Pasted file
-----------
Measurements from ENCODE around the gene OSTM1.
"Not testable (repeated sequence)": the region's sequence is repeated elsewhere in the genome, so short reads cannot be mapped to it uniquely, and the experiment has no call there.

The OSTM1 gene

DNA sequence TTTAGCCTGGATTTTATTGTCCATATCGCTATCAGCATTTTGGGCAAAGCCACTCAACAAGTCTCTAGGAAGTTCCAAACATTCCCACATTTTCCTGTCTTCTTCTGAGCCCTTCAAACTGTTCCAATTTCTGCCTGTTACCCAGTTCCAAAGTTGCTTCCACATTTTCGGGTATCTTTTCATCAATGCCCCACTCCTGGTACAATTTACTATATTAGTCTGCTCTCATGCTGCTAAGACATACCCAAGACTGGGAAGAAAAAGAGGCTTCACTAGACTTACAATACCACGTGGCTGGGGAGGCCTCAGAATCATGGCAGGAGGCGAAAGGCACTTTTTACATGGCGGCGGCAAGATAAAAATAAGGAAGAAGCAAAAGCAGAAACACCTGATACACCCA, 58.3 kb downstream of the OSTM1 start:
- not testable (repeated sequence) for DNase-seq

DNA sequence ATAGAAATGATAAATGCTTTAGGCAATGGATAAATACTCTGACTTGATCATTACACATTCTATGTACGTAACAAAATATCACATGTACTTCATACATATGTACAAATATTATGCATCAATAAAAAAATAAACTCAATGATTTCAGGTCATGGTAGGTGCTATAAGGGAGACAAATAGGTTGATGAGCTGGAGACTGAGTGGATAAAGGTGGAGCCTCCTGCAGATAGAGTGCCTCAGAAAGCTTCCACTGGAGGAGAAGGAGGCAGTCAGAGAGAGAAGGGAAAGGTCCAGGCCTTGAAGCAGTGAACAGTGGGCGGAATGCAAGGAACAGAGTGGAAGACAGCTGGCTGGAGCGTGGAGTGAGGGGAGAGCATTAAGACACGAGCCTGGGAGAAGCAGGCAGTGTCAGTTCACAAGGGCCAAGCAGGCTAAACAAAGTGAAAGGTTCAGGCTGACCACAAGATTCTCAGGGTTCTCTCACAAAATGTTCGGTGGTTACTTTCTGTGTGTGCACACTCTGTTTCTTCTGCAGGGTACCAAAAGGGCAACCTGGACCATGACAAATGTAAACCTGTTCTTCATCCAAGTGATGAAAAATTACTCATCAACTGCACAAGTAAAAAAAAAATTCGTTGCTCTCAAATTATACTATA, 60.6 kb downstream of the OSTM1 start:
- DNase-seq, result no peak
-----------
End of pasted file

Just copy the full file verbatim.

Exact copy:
Measurements from ENCODE around the gene OSTM1.
"Not testable (repeated sequence)": the region's sequence is repeated elsewhere in the genome, so short reads cannot be mapped to it uniquely, and the experiment has no call there.

The OSTM1 gene

DNA sequence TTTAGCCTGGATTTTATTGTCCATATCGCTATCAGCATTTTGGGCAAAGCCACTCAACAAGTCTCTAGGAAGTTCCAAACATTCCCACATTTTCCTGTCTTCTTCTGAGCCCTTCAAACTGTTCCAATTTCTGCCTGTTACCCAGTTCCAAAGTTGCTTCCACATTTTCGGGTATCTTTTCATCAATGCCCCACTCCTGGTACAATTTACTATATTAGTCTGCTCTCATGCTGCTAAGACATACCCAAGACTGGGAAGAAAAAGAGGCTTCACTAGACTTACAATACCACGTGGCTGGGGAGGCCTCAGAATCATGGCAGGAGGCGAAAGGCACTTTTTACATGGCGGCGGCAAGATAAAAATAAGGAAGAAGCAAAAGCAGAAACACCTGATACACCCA, 58.3 kb downstream of the OSTM1 start:
- not testable (repeated sequence) for DNase-seq

DNA sequence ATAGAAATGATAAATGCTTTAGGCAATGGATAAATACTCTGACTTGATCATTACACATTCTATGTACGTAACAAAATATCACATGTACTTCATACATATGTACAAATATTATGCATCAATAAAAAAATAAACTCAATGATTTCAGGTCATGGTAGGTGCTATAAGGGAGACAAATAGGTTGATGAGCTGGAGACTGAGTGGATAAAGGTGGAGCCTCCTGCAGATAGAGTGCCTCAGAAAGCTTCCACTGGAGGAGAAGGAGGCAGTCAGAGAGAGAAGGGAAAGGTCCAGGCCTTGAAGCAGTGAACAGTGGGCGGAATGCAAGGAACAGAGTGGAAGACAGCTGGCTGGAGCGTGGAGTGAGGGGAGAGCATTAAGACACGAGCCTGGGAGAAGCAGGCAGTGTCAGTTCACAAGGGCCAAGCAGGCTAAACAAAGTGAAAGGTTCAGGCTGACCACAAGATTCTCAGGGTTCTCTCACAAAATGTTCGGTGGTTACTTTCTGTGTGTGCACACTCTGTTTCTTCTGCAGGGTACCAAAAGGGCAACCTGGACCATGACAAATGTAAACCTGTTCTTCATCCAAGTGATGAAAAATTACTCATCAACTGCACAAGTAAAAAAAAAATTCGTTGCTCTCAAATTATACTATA, 60.6 kb downstream of the OSTM1 start:
- DNase-seq, result no peak